The martian surface UV environment: theoretical modelling and in-situ measurements

Patel, M. R.; Zarnecki, J. C. and Towner, M. C. (2002). The martian surface UV environment: theoretical modelling and in-situ measurements. In: The Evolving Sun and its Influence on Planetary Environments, ASP Conference Series, Vol. 269, 2002, 2002.



The UV environment on planetary surfaces is of extreme importance in a wide range of scientific disciplines, from meteorological considerations to the viability of biological organisms. Presented here is theoretical modelling for the transmission of ultraviolet radiation (190-400nm) through the martian atmosphere for a variety of possible cases, resulting in surface spectra. Knowledge of the UV transmission gives in-sight into how significant dust presence on Mars interacts with incoming solar radiation, and also yields information on the effect of biologically damaging UV-C on organisms and organic products on the surface. Surface fluxes are calculated using a radiative transfer approximation, for a range of dust loading and ozone abundance. Effects of direct and diffuse illuminance are also highlighted.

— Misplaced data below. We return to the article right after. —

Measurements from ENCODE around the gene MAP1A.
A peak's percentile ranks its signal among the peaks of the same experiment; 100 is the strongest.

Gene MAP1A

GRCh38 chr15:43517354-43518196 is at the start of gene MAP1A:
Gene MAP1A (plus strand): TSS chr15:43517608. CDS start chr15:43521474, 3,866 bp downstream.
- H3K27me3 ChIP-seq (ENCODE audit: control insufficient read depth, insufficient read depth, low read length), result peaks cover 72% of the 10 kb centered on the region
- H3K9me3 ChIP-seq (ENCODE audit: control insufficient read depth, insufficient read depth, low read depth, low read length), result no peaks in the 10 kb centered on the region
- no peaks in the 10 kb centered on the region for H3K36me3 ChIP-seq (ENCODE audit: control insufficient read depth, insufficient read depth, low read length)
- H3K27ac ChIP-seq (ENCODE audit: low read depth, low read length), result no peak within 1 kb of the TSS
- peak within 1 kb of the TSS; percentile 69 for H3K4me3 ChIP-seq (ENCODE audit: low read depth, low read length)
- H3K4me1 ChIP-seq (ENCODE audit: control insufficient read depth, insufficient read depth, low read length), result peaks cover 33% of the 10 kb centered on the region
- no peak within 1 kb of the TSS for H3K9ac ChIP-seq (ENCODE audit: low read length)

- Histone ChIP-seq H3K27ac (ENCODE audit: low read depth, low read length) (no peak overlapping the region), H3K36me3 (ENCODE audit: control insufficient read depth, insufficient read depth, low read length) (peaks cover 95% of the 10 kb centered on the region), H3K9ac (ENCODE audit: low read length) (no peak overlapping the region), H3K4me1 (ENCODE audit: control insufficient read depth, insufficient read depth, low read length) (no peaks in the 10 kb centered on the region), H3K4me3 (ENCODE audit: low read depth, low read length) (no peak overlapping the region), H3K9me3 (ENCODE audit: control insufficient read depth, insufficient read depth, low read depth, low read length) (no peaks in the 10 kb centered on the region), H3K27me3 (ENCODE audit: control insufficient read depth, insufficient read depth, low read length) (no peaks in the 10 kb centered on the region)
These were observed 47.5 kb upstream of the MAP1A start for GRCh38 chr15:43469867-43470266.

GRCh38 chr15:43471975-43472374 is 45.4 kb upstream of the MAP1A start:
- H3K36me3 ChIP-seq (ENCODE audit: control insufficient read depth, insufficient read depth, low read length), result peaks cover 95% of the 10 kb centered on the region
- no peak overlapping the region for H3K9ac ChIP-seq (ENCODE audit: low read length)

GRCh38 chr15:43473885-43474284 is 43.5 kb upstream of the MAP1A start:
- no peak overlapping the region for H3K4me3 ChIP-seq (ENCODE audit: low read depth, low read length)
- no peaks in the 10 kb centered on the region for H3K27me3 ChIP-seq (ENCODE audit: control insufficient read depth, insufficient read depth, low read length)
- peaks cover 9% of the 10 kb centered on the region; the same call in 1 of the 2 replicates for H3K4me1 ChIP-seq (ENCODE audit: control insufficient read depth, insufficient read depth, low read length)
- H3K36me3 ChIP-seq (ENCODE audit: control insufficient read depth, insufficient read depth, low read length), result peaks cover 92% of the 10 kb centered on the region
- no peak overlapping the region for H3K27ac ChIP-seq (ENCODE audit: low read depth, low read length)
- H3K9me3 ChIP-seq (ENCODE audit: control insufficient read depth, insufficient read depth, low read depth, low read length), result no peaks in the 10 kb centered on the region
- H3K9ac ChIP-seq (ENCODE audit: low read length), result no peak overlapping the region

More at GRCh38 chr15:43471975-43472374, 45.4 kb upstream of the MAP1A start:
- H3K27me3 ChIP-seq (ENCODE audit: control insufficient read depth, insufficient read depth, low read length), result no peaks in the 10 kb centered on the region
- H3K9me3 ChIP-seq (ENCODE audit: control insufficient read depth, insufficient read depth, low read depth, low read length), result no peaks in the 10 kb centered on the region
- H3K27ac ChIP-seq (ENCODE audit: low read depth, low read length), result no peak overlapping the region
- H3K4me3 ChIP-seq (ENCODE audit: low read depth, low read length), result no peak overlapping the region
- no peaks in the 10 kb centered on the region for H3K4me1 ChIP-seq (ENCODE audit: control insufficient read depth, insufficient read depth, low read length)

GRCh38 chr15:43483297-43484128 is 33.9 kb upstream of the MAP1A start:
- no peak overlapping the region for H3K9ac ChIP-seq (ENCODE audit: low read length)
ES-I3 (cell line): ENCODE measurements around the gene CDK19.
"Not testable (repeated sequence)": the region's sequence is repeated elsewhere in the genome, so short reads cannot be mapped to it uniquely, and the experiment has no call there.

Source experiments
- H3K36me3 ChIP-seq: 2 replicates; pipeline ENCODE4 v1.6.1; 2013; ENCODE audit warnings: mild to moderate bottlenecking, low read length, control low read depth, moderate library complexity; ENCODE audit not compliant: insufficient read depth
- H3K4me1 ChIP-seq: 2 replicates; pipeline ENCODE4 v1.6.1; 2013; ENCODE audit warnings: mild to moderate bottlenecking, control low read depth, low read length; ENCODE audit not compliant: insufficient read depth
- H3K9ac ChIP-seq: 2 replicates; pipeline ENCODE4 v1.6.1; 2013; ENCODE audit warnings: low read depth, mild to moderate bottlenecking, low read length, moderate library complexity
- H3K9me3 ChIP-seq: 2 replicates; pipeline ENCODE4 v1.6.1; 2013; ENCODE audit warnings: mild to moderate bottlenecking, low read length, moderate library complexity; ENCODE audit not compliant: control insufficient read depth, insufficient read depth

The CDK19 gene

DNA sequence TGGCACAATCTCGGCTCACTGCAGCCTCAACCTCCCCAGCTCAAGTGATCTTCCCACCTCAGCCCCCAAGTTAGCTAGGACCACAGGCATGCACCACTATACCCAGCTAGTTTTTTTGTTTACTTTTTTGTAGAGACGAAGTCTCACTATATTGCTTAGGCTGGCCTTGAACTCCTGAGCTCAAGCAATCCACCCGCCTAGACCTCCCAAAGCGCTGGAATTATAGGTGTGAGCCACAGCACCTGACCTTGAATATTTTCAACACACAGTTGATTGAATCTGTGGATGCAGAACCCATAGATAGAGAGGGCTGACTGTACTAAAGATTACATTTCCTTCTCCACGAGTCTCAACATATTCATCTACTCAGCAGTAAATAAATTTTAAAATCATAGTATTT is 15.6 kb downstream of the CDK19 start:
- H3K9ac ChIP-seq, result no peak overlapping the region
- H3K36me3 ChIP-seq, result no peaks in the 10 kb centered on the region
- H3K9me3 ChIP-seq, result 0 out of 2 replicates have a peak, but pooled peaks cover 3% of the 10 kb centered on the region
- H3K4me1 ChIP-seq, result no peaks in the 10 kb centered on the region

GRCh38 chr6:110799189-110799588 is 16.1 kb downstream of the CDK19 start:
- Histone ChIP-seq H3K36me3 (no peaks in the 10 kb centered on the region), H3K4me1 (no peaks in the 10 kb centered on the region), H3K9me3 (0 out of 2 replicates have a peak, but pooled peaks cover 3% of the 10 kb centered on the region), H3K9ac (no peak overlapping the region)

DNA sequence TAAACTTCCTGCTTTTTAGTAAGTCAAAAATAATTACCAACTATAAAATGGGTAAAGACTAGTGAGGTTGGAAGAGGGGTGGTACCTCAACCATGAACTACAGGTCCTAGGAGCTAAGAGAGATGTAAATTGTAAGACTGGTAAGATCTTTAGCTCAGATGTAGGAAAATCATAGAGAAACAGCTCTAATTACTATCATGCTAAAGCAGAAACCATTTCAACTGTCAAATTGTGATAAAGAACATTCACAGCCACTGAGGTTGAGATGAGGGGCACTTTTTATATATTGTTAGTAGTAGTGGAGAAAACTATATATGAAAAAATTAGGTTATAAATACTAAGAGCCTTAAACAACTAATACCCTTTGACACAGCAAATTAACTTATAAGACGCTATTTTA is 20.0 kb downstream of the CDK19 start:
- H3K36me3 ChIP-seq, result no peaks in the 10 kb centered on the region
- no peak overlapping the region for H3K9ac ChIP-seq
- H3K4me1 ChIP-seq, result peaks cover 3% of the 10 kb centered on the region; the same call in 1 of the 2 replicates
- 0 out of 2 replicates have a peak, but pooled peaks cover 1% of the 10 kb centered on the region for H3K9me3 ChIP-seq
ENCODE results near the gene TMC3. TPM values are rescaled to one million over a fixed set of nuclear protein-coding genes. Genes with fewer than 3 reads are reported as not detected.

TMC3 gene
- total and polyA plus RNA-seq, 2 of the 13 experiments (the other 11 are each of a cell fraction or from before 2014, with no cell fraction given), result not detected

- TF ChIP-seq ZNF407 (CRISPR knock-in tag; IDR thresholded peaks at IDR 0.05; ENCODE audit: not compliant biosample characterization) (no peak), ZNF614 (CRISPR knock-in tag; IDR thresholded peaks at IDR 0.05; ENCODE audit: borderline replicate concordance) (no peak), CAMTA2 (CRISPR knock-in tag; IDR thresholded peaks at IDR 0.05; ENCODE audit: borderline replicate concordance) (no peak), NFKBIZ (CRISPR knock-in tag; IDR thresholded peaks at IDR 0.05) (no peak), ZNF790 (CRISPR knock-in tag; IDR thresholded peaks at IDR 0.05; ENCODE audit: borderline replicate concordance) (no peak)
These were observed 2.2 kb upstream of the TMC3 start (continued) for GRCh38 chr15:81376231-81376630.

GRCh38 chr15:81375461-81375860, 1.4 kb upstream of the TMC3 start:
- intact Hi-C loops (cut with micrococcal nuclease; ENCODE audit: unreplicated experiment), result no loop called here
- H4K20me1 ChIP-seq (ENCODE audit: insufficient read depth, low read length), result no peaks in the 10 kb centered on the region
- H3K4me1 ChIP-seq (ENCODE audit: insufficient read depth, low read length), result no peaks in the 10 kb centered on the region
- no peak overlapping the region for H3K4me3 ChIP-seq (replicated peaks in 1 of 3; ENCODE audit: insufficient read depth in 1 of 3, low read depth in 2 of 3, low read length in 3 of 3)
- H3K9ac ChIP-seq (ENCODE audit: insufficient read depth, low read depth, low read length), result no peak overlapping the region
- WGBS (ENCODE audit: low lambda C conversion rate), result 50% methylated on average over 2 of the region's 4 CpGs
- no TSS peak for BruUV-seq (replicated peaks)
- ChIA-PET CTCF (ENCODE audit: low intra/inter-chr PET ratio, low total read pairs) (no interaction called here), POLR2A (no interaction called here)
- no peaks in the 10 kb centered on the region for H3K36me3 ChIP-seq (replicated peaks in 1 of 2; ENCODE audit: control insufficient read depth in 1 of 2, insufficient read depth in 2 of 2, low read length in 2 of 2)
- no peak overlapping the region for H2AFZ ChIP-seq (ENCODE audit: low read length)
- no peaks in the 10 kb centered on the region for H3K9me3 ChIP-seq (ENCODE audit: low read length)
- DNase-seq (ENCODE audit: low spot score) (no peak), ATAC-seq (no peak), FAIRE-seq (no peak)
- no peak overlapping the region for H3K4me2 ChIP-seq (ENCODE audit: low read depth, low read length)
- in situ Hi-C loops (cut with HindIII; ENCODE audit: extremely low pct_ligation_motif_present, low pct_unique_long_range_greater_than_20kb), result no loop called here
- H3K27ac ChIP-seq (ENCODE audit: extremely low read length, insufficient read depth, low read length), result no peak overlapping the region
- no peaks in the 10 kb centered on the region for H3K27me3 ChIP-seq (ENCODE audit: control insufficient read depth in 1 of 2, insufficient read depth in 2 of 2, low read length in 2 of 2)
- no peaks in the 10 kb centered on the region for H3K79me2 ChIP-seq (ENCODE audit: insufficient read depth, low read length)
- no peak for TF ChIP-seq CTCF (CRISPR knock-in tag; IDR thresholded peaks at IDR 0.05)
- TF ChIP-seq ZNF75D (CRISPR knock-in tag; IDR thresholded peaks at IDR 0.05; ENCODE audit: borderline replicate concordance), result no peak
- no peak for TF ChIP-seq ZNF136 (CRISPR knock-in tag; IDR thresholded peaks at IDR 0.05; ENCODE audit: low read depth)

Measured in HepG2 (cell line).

In-situ measurements of the UV flux will be possible for the first time onboard the Beagle 2 probe, scheduled to land on Mars in 2003. The instrument will measure the flux at five passbands in the UV, and also measure the total UV dose between 200-400nm throughout the mission lifetime.

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